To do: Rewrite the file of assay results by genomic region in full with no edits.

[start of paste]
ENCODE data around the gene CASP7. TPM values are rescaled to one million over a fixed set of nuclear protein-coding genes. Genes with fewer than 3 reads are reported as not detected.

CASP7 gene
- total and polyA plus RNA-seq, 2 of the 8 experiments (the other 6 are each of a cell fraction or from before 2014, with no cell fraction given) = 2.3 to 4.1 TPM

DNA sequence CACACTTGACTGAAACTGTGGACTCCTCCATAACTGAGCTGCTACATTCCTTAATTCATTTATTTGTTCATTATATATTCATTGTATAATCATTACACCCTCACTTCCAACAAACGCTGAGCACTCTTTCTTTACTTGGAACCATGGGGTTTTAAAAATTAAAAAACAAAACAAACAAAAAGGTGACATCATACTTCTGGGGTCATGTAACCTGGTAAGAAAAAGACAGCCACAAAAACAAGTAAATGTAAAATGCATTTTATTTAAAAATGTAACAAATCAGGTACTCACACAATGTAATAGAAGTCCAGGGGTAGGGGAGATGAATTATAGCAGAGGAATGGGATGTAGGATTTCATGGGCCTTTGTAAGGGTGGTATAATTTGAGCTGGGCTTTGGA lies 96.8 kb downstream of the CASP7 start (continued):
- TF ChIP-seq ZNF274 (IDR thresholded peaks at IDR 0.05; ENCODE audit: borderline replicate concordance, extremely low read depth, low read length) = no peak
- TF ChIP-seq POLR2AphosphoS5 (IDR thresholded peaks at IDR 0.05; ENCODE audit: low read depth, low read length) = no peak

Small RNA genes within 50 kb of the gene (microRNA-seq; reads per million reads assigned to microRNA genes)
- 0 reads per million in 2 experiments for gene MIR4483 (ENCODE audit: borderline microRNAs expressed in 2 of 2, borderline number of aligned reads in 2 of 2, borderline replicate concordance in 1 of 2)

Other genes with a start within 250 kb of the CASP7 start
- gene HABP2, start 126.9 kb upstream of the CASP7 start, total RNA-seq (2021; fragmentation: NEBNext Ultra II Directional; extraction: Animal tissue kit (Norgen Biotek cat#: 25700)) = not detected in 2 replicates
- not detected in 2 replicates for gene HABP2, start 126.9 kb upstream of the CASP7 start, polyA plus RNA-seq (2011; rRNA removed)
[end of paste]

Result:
ENCODE data around the gene CASP7. TPM values are rescaled to one million over a fixed set of nuclear protein-coding genes. Genes with fewer than 3 reads are reported as not detected.

CASP7 gene
- total and polyA plus RNA-seq, 2 of the 8 experiments (the other 6 are each of a cell fraction or from before 2014, with no cell fraction given) = 2.3 to 4.1 TPM

DNA sequence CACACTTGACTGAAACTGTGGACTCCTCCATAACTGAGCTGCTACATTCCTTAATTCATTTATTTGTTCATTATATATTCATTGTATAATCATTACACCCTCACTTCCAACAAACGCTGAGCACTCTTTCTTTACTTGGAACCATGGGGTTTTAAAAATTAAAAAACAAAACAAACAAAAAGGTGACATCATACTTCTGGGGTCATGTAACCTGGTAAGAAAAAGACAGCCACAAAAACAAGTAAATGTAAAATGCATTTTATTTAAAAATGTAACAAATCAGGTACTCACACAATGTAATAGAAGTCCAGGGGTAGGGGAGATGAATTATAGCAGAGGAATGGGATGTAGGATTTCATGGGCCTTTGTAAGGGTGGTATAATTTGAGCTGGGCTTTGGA lies 96.8 kb downstream of the CASP7 start (continued):
- TF ChIP-seq ZNF274 (IDR thresholded peaks at IDR 0.05; ENCODE audit: borderline replicate concordance, extremely low read depth, low read length) = no peak
- TF ChIP-seq POLR2AphosphoS5 (IDR thresholded peaks at IDR 0.05; ENCODE audit: low read depth, low read length) = no peak

Small RNA genes within 50 kb of the gene (microRNA-seq; reads per million reads assigned to microRNA genes)
- 0 reads per million in 2 experiments for gene MIR4483 (ENCODE audit: borderline microRNAs expressed in 2 of 2, borderline number of aligned reads in 2 of 2, borderline replicate concordance in 1 of 2)

Other genes with a start within 250 kb of the CASP7 start
- gene HABP2, start 126.9 kb upstream of the CASP7 start, total RNA-seq (2021; fragmentation: NEBNext Ultra II Directional; extraction: Animal tissue kit (Norgen Biotek cat#: 25700)) = not detected in 2 replicates
- not detected in 2 replicates for gene HABP2, start 126.9 kb upstream of the CASP7 start, polyA plus RNA-seq (2011; rRNA removed)